More than Checking Boxes

Matthew 7:21,24-27

Our Gospel reading today helps us to distinguish between professing our faith and demonstrating our faith in action.  Our faith requires more than simply checking off some required boxes, or boasting a title that denotes piety. Jesus makes that clear when he says, "Not everyone who says to me, 'Lord, Lord' will enter the kingdom of heaven, but only the one who does the will of my Father in heaven." 


Jesus wasn’t addressing these words to those outside the boundaries of professed faith - he was focused on the very leaders of the faith. Pastor and author, David Platt describes this scripture this way, saying:


“Jesus was not speaking here to irreligious people, atheists, or agnostics. He was not speaking to pagans or heretics. He was speaking to devoutly religious people who were deluded into thinking they were on the narrow road that leads to heaven when they were actually on the broad road that leads to hell. According to Jesus, one day, not just a few, but many will be shocked – eternally shocked – to find that they were not in the kingdom of God after all.”


Humble demonstration of our faith (servanthood) is what is required of all of us. We are being warned today that we’re all capable of devolving to a practice of faith that is rather hollow. We may be strong in our catechism, and all the academic prescriptions and prohibitions of faith, but it could be for naught if it’s not demonstrated in a way that resembles the practices and principles exhibited by Christ. 


Sharing with you a quick story: I was at an event this past Saturday, where a few of us ordained deacons spoke to the latest class of deacon aspirants, and one of our ordained (Deacon Joe) spoke of an eye-opening experience that he had during his time of being an aspirant, when he engaged in hospital ministry for the very first time.


His story provided some wise council, I think, to this group of (20) guys to never be overconfident or satisfied with their standing before Christ.


This story occurred 12 years ago. The hospital chaplain at that time, Joe’s mentor, gave him a list of 33 patients to go visit. Full of ambition, Joe devoted himself to the task by diving in right away, going from room to room, on his own time, before making a return visit to his mentor hours later.  Proudly, Joe reported back to his mentor that he was able to go see every one of those patients, all 33.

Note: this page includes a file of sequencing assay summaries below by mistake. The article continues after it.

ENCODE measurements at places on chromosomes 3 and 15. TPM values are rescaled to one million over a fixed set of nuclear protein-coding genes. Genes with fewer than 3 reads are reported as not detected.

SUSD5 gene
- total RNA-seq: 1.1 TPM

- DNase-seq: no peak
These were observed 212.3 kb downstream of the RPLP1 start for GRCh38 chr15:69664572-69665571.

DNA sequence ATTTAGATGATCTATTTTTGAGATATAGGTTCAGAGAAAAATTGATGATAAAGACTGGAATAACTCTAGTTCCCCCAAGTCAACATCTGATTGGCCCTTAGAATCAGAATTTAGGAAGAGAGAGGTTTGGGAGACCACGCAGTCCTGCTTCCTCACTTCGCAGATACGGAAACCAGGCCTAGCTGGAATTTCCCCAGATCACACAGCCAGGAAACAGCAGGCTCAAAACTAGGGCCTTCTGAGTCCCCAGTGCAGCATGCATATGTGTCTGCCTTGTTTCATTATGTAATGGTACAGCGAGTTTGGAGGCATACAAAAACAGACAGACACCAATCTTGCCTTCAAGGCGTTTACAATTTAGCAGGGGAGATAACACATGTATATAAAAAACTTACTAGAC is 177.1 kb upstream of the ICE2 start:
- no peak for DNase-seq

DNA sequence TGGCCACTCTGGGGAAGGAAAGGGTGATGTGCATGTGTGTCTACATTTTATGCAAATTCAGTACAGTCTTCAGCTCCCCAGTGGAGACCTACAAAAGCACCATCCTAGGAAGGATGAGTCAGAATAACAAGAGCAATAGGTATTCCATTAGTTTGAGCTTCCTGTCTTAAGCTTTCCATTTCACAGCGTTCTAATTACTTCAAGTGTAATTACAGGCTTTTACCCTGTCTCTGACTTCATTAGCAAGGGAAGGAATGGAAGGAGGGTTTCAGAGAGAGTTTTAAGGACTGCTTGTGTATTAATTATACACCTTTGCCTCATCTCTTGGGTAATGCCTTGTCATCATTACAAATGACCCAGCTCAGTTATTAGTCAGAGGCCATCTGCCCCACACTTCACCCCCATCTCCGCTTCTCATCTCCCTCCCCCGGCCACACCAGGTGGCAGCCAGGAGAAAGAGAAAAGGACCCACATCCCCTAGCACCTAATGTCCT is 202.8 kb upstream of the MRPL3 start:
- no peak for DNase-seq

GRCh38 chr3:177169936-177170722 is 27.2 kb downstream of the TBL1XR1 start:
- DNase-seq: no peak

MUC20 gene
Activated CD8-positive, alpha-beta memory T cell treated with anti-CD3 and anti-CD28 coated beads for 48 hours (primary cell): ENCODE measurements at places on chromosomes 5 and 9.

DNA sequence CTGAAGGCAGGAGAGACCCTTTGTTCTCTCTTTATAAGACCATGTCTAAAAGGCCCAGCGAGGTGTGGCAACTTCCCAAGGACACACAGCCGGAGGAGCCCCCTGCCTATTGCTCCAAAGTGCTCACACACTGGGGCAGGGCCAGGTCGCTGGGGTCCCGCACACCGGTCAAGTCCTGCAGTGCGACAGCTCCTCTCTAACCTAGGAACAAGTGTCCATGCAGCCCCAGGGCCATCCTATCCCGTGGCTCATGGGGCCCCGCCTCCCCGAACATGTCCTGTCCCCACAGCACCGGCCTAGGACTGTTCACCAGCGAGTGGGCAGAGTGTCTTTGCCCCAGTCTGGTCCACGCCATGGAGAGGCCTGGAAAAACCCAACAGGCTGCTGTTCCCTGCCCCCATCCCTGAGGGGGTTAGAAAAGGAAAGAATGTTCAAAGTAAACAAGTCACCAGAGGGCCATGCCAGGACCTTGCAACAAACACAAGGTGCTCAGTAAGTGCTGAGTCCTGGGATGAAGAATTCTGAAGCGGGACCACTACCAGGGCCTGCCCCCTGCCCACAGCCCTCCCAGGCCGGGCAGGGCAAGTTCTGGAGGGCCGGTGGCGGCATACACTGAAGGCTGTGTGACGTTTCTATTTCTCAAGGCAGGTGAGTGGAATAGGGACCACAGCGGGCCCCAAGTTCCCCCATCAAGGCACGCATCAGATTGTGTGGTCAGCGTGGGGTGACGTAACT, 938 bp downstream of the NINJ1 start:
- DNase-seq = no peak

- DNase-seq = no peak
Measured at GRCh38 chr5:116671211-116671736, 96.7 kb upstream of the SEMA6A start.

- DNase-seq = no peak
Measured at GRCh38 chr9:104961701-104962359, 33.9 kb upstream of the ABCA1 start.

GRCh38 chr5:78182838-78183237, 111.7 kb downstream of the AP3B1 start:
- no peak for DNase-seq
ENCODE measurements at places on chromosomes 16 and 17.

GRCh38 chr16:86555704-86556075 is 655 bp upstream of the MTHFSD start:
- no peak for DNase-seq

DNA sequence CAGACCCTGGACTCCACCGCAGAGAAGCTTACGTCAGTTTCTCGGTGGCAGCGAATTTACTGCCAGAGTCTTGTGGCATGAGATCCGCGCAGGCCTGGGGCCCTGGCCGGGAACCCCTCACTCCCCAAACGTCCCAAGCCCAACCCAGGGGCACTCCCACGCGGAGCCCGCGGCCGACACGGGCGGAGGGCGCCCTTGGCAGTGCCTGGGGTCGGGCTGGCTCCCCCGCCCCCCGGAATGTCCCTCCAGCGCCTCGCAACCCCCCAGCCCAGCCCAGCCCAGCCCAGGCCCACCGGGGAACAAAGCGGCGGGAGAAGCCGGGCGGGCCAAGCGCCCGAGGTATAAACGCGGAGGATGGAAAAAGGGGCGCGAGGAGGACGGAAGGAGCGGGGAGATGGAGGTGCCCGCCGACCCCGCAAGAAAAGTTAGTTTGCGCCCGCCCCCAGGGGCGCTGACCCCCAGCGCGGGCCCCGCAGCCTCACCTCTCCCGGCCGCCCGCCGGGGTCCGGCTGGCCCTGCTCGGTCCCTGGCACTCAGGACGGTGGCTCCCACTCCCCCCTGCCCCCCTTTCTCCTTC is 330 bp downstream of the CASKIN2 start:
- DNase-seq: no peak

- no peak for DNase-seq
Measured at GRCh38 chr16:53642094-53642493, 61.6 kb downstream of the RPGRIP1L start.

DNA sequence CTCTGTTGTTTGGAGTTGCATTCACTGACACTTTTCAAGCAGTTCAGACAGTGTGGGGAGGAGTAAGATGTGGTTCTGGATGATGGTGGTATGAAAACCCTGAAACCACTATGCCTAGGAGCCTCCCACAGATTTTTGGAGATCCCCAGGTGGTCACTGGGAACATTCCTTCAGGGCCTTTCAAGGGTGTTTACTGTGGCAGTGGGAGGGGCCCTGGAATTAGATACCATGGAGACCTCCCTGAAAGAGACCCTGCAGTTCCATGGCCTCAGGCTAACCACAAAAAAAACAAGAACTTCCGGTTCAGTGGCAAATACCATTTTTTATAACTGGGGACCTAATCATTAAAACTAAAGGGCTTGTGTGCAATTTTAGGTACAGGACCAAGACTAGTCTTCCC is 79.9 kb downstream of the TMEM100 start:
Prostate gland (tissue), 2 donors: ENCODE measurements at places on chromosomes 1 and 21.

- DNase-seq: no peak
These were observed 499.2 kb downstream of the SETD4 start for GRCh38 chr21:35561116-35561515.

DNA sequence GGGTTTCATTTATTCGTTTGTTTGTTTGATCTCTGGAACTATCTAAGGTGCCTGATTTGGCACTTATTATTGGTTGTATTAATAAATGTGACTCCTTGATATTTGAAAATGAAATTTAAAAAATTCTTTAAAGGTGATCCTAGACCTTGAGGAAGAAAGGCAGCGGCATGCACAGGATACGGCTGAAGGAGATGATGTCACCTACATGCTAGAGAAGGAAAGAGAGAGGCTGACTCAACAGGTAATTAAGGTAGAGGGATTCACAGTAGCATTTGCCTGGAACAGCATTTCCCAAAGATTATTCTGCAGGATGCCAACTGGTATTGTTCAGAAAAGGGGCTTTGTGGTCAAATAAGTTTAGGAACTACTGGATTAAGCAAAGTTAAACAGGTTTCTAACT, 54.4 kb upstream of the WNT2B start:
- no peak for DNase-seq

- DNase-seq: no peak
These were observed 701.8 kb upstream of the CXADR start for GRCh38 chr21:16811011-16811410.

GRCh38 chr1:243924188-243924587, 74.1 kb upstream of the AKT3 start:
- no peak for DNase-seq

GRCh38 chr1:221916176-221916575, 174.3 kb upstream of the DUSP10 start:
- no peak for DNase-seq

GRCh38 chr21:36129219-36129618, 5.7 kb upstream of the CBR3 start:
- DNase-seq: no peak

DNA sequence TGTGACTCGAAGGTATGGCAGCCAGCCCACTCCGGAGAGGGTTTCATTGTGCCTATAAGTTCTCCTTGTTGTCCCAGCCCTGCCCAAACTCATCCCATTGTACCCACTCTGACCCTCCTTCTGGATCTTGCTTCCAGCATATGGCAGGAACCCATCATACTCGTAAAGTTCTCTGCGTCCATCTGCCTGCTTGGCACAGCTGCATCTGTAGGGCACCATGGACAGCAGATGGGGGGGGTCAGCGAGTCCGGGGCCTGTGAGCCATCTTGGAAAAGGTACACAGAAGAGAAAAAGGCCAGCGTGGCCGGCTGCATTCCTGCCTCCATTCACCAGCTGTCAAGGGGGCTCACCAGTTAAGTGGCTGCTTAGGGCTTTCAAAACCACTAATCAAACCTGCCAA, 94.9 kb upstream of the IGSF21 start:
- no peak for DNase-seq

The mentor’s response was to put his head in his hands and shake his head. He asked Joe, “Tell me Joe, how did it go?” “Great” Joe said. The mentor probed further, “Tell me Joe” he said, “Tell me about one of your visits, just one. Do you remember anything special about it?” Joe paused. “Ahhh”. He couldn’t think of anything special. “Well, I talked about Jesus in a few of them, and I prayed with them.” “But nothing special in any of them?” “Not really.” The mentor responded, “Hmmm, Joe, I’m not sure that you’re really getting it.”


Reflecting on this, Joe said that he went out to his car in stunned disappointment. He was a guy who readily could answer all the questions on a par with any of us about the scriptures, the catechism, the saints, but he felt like he really bombed out in this, his first foray into ministry.  Reflecting further, he said that if he had a blue tooth phone back at that time (2005), he very well may have called Deacon Steve, the coordinator of our deacon program to tell him that this deacon thing wasn’t for him.


What did this experience mean to Joe as he reflected on it? It finally dawned on him that he had turned this application of ministry into a task. Instead of being “present” for any one of those patients, he simply checked the box – 33 patients – done. What’s next?


While in the car, in stunned disappointment, Joe might have said in a prayerful moment, “Lord, Lord. Hey, I visited 33 patients. What am I missing here?” To that, we could imagine Jesus saying, “Joe, what did you do to further my kingdom? Try it again, and this time demonstrate my love to those people you visited. That’s what a servant would do.”


This was a powerful admission and reflection, I thought, by (the now) Deacon Joe.


I saw a Facebook post that said at the top, “Well done, good and faithful… And then it had a list of words that could potentially finish the sentence, that were all crossed off – pastor, bishop, preacher, evangelist, teacher. The only one not crossed off was the last one, “servant”. In other words, only servants qualify. Joe learned that diaconal ministry, and Christian living, is more than professing our commitment with words. It’s about living our faith, being truly present to others. 


So, let us reflect on the many times that we’ve talked a good game, but didn’t nearly demonstrate it in the way we played the game. Let’s uncheck all of our boxes and devote ourselves to live our faith one loving conversation at a time, one loving action at a time, and demonstrate for others what Christ’s vision of servanthood is all about.


Let us pray to God to send his Holy Spirit to help us “get it”, to guide us in humility, and to direct us do something radically loving, something that will leave no doubt of whose will we do follow. We follow the will of the one who saves us, inspires us and loves us, Jesus Christ! Amen!


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